McDelivery: Because Walking to McDonald’s Is Too Much Effort
McDelivery is a service that McDonald’s provides overseas to ease the most painful, effortful step in the McDonald’s consumption process: leaving your house and going to McDonald’s to pick up your food.
Since launching in Singapore in 2005 as a 24-hour, 7-day-a-week service, McDelivery has been a big hit, spawning spinoffs in India, Kuwait, Pakistan, and more. According to Alexa, mcdelivery.se is the 93rd biggest domain in Singapore.
Their Singaporean pitch: “Yearning for your favourite McDonald’s breakfast while curled up in bed? How about delicious, piping hot Chicken McNuggets at 12 midnight while you’re on the net? Or perhaps you’re just looking for a quick way to feed a bunch of friends who’ll be dropping by for a visit. Have no worries. With McDelivery™ 24/7 (the only delivery service that never sleeps!), McDonald’s Singapore offers you the convenience of ordering your next meal online, quickly and easily.”
Which rolls us towards an overwhelming question: when will this thing come to the U.S. en masse?
Oddly enough, we may have actually pioneered it. A 1994 New York Times article announces the Manhattan launch of a McDonald’s service unofficially titled “McDelivery” by a company rep. According to the article, the pilot program consisted of 40 New York McDonald’s making deliveries from 8am to 8pm, and was more geared towards office workers than home eaters:
Accelerating down the fast-food superhighway, McDonald’s is about to begin making home and office deliveries from 40 of its Manhattan restaurants, with orders taken over the phone at a single computerized clearinghouse. Starting next week, it will be possible to call in to a sort of burger hot line — the number is 337-FAST — and have a bacon double cheeseburger or a fish sandwich delivered to your door from whatever McDonald’s is closest.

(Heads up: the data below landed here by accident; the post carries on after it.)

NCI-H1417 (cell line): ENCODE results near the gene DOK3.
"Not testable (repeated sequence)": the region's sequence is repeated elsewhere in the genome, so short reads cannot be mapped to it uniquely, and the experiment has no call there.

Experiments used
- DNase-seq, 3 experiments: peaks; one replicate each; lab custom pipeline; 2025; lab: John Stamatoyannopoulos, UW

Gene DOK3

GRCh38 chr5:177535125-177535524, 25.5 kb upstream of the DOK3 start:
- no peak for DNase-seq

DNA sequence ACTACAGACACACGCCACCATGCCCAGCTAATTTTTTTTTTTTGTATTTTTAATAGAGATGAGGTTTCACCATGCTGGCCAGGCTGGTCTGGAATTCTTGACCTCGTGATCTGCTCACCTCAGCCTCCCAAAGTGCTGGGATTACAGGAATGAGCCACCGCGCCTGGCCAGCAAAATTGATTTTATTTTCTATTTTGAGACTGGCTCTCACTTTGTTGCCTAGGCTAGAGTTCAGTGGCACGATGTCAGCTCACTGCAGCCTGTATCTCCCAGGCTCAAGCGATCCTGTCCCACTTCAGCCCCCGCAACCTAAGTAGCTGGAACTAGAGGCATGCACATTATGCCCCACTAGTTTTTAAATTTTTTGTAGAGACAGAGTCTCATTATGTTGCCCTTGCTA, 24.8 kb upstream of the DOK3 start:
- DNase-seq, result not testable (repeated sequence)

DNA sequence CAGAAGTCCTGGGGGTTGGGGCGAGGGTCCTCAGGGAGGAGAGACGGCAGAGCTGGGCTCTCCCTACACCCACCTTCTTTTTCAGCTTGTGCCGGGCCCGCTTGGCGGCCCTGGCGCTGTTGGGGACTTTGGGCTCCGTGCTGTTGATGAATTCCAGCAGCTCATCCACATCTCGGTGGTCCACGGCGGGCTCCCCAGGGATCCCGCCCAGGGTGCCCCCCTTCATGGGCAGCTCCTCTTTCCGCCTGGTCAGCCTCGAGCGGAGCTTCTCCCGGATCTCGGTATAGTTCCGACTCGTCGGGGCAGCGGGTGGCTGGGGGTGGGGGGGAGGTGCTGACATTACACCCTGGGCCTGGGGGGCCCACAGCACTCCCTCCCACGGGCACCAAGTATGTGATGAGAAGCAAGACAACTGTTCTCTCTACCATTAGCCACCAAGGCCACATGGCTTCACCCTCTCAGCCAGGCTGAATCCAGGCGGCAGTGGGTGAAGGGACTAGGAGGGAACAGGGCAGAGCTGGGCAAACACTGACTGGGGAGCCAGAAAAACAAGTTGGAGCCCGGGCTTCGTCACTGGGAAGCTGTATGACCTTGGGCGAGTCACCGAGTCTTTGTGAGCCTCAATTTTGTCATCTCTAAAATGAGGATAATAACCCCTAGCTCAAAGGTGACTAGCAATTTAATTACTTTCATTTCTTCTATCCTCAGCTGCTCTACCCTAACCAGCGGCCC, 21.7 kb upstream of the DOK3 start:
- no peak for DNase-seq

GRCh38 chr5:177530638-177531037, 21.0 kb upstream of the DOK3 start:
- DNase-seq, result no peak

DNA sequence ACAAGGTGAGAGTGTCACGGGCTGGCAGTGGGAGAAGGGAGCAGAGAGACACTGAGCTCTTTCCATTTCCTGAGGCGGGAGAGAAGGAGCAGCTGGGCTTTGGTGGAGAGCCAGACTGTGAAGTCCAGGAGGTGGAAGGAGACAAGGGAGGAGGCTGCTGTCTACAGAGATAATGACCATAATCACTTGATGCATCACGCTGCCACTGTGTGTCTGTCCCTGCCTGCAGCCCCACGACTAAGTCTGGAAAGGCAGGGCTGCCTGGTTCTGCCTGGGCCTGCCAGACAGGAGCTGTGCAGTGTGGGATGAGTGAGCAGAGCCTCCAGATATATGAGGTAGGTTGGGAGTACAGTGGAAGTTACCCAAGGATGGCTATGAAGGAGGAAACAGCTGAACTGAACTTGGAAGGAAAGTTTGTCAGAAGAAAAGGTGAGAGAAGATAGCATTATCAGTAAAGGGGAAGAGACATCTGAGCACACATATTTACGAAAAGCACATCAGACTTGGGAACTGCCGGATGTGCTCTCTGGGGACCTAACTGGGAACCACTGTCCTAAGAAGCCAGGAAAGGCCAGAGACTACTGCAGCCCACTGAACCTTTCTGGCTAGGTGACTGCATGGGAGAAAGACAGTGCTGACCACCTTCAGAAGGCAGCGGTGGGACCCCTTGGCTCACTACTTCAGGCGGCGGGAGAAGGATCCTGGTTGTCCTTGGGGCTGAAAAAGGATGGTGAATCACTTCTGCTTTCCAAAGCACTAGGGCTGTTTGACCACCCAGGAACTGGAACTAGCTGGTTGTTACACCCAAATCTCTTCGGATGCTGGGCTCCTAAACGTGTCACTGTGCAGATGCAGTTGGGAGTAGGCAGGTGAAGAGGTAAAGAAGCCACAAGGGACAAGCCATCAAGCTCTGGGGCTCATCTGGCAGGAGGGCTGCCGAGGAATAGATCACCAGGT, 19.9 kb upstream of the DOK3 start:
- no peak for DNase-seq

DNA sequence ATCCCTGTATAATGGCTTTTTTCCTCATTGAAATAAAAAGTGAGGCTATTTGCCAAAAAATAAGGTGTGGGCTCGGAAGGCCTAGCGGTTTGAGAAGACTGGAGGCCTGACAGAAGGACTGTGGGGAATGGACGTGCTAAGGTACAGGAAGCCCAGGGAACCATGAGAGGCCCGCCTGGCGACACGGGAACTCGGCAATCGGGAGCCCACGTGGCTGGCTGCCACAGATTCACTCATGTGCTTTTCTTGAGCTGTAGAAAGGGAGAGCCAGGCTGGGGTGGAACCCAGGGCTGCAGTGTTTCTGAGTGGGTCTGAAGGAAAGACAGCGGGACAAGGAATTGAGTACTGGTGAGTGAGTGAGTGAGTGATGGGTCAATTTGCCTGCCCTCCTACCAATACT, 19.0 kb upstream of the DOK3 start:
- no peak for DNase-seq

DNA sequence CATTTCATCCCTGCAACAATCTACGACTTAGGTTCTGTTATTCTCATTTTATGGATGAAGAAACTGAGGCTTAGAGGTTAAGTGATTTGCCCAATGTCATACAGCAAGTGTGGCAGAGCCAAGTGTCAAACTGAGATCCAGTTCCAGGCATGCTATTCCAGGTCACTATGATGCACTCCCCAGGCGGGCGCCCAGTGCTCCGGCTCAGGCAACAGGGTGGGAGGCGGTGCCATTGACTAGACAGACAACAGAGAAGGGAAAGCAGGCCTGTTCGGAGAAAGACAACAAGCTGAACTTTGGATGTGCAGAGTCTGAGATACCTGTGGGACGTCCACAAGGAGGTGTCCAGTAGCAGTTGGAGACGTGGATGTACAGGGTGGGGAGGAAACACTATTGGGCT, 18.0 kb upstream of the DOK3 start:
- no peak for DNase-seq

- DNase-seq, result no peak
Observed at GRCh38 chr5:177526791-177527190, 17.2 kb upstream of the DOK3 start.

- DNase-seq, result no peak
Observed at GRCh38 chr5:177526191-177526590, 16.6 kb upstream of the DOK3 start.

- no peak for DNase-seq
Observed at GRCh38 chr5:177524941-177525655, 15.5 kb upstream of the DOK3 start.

The new plan, executives say, reflects consumers’ increased expectations in service, even coddling.
“We’re trying to recapture some of the business we lose when it rains, when it snows, or when it’s 105 degrees and nobody wants to go outside,” said David C. Hawthorne, president of McDonald’s Manhattan Delivery Service, a consortium of franchise owners who are operating the service with financial support from the McDonald’s Corporation.
McDonald’s also tried out home delivery in Virginia. Dialing “337-FAST” in New York currently gives you the private line of a man who is no doubt not inundated by confused and disappointed McDelivery customers, ever. At that, it doesn’t seem inconceivable that McDonald’s would expand McDelivery in the U.S.A., at least in large cities: After all, there are enough days when there is weather, or a temperature, that there’s got to be an opportunity in there somewhere.
Update: An informal poll of our (New York-based) office reveals that McDonald’s still delivers in several locations around New York, but the service is “very slow,” and “it would be better to just go to actual McDonald’s.” So: there you have it.
Below, a few McDelivery commercials from around the world:
(P.S.: There is a courier package delivery service called McDelivery in Washington State, but we don’t think that the kangaroo-logoed greater Puget Sound Area service is sanctioned by the Golden Arches.
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